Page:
The cost of making movies that look good has been plummeting steadily over the past few years. Way back in the beginning of the century, there was basically just DV, which everyone pretended looked good because there were no viable alternatives. Now we have a plethora of amazing HD options. I am a complete believer in shooting movies with DSLRs. Shane Hurlbut (who you may remember as the “fucking distracting” DP of Terminator: Salvation) brought the Canon 5D to my attention when he suggested using it to shoot portions of the Cheech & Chong concert movie (coming out 4/20 of this year!). At the time they had to do all kinds of crazy things to trick the automatic sensors into making the right exposure, and of course there was the totally boneheaded 30.0 fps. A year later we have full manual control on the 5D, which still has the best sensor around, but what’s exciting me today is the newly-announced $800 Rebel T2i. It seems to have all the video functions of the 7D with a significantly reduced price. Just like the 7D, you can shoot 23.98 fps. Sure, the sensor is smaller on both the 7D and T2i, but the beauty of a real lens is going to go a long way towards making up for the “small” sensor. Of course, you’ll have to get a lens for the thing too. $800 is just for the body.
I’m also a big believer in double-system sound. The sound recording on these DSLRs is suspect, but it’s just always a good idea to have a person on set whose job it is to monitor the machine that records your sound. When it’s going into your camera things start to get crowded. It also limits your camera’s mobility. Something like the Tascam DR-100 is very appealing to me. B&H is selling it for a mere $300! It’s small, portable, and records to the same SD cards the T2i records to. It’s basically the modern version of the DA-P1 DAT recorders I used in film school. And again this is only for the recording device. You’ll need a nice microphone or two.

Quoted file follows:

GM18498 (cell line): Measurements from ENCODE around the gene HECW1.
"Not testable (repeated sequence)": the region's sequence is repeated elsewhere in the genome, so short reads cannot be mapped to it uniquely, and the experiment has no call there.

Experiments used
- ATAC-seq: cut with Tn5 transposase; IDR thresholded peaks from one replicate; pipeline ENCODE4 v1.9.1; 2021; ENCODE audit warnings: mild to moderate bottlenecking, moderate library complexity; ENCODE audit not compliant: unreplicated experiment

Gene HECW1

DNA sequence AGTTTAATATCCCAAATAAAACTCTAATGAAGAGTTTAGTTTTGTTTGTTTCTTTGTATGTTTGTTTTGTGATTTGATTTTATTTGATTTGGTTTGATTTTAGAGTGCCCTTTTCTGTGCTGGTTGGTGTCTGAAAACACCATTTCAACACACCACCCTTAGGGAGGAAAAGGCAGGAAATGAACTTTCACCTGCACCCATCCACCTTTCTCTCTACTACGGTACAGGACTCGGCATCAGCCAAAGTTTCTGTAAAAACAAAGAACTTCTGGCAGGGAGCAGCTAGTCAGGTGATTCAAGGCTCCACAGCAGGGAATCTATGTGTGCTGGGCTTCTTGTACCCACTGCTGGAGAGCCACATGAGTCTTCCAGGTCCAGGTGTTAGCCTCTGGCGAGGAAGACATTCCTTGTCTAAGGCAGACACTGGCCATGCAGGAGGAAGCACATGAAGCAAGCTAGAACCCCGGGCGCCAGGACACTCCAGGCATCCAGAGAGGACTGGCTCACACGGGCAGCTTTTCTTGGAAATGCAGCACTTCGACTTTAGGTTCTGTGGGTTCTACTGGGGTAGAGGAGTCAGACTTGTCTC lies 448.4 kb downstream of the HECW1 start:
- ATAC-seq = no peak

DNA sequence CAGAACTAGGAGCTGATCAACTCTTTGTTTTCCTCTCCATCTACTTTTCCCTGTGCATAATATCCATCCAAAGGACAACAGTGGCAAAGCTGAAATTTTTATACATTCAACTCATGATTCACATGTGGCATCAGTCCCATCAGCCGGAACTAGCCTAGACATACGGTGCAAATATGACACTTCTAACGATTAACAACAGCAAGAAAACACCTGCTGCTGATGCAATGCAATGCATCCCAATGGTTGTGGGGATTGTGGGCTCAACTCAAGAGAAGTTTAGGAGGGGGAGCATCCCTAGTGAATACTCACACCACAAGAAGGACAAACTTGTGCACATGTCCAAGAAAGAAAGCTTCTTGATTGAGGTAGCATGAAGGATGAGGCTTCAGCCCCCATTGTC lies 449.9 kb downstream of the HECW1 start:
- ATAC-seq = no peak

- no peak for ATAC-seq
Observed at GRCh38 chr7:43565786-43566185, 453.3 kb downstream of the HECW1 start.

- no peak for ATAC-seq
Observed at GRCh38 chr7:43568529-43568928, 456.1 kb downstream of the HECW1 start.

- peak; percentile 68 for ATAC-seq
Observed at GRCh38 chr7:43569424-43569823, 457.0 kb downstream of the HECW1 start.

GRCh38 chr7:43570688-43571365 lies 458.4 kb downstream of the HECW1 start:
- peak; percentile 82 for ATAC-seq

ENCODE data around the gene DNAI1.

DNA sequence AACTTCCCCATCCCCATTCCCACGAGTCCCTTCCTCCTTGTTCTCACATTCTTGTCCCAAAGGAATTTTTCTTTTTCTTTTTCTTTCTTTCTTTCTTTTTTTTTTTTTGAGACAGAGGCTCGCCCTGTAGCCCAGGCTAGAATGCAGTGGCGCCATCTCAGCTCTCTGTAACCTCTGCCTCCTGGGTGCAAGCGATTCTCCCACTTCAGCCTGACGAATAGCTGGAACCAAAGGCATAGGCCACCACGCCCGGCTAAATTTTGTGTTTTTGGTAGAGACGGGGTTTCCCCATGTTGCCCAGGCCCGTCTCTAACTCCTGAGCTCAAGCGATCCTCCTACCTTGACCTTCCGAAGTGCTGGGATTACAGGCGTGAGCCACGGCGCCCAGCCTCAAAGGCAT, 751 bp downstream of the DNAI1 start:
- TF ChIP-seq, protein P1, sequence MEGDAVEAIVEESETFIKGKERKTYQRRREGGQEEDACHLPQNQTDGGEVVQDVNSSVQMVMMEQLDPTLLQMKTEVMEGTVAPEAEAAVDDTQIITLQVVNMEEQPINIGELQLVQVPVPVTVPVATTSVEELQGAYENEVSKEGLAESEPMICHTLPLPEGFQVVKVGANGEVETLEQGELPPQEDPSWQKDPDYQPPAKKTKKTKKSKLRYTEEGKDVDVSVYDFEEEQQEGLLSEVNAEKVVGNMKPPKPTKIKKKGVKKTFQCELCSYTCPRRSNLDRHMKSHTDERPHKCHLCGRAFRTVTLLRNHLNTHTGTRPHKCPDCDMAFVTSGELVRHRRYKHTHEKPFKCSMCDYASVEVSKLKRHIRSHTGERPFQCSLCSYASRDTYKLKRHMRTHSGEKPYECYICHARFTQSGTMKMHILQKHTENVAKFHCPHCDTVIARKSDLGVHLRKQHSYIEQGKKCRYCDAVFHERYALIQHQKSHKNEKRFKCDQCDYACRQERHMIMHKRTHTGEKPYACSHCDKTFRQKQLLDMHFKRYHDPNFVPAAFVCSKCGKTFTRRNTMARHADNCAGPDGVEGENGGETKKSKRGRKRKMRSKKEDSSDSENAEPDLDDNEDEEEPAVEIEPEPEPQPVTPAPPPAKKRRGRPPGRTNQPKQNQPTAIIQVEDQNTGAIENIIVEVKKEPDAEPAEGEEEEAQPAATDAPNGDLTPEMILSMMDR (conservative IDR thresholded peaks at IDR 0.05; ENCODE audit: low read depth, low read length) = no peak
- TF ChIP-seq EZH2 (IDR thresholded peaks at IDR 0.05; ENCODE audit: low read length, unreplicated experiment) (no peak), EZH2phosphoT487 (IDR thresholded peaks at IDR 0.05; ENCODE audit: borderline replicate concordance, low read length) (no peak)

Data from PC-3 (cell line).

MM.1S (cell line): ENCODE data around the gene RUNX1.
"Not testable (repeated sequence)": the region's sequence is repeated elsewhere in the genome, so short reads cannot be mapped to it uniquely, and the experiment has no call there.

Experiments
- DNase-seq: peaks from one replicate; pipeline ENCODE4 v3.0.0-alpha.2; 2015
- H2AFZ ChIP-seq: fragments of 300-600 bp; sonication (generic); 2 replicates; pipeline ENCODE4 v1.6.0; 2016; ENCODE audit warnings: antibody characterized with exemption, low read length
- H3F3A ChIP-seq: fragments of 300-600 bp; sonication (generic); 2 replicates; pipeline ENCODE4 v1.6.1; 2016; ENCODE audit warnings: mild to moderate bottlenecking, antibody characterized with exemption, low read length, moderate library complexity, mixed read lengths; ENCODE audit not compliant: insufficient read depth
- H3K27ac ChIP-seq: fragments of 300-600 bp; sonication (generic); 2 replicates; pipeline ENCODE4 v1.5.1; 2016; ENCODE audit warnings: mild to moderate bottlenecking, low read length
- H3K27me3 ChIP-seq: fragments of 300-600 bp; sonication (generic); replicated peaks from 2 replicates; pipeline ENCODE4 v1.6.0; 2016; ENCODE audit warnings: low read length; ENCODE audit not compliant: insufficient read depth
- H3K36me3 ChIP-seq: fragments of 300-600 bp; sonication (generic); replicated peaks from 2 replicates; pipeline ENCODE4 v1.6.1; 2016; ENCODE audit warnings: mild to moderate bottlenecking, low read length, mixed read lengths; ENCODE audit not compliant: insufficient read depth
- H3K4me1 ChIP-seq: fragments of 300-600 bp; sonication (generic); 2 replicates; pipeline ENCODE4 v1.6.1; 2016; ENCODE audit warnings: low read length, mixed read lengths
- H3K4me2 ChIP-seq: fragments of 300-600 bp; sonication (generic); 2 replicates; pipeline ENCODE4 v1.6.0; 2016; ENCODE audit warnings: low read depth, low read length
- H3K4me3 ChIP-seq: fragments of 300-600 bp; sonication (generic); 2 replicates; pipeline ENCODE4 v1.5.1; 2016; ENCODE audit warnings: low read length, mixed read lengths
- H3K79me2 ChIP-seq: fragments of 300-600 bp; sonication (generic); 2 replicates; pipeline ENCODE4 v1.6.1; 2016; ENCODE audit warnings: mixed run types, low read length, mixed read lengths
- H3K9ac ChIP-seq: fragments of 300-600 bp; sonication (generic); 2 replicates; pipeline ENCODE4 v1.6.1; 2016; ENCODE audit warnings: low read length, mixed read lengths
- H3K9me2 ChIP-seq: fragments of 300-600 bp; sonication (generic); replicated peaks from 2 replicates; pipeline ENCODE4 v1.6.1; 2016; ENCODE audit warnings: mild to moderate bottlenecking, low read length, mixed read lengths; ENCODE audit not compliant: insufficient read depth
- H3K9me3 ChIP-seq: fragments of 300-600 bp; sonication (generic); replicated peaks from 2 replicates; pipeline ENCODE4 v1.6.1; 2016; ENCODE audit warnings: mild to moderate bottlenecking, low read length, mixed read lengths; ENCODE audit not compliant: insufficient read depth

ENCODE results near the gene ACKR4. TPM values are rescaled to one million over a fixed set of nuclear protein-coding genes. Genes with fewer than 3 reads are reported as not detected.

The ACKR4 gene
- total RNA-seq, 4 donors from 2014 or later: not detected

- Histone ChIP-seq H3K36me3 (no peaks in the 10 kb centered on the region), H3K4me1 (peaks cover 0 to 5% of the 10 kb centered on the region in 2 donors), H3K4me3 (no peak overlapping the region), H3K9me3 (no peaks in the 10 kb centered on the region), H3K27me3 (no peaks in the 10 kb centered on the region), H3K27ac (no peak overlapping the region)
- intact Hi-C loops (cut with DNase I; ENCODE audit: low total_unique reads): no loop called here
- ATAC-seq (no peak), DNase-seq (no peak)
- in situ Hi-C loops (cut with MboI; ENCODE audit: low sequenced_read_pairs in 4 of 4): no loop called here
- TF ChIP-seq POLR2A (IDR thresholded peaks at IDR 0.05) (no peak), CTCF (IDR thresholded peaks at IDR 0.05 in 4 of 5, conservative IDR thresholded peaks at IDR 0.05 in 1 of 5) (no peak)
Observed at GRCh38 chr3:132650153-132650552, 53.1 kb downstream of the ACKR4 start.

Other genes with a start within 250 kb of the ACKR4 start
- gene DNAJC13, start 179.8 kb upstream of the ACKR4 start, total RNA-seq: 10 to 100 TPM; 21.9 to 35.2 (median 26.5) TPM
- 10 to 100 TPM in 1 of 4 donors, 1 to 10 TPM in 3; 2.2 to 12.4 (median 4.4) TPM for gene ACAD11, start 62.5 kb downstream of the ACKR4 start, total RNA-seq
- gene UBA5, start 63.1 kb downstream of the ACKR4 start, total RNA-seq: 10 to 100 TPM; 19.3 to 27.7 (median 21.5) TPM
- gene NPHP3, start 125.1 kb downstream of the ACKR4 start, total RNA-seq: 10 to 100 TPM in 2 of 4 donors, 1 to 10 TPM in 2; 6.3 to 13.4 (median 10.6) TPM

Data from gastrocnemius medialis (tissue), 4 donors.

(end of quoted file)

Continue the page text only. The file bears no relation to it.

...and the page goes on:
As exciting as all this cheap gear is (and it is very exciting) you still need something to happen in front of the camera. First off you need a good story. It’s hard to write a good story. If you’ve seen any movies, plays, or read books you know this. Lately I’ve been disillusioned with the quality of films being made on shoestring budgets, but I saw the excellent Humpday recently and it really lifted my spirits. Anyone could make that movie from a technical point of view. It was shot on quite inexpensive HVX-200s. The barrier to making a good movie at this point is talent, and not access to money.
Even with the cost of recording devices heading towards $0, and your own talent being essentially free, you have some costs that aren’t going away. If you know enough people you can probably get a crew to work for free or deferred salaries. If you’re smart about the writing, you can keep the location costs low (access fees, transportation, and art department) but you still have to feed all those people. Lunch is necessary, and breakfast is a good idea to keep people happy. Food can easily be the most expensive part of a micro-budget movie.
And then there’s the big question of what to do with your movie when it’s finished. Yes, feel free to submit it to the big film festivals and hope that somebody picks you. There were 3,724 feature-length films submitted to this year’s Sundance Film Festival, so good luck with that. And even if your film is shown at Sundance, the days of Miramax picking up your film for $10 million are long gone (as is Miramax). You’re very likely to leave Sundance in the same penniless state you were when you started. Do not fall for the myth of “If you build it they will come.” If everyone in the world is building a baseball field in their corn field, heaven runs out of dead baseball players pretty fast.
Your film might be great, but the marketplace for films is terrible. Indie films struggle in theaters, and most people are still locked in a mindset that direct-to-home-video=failure. You certainly can’t make any money by selling downloads on the Internet. I don’t think I have any answers for someone making a movie on their own. It seems like a terrible idea financially. But if you can keep your costs down, you don’t need TWC or IFC Films. The less money you spend, the less money you have to earn back.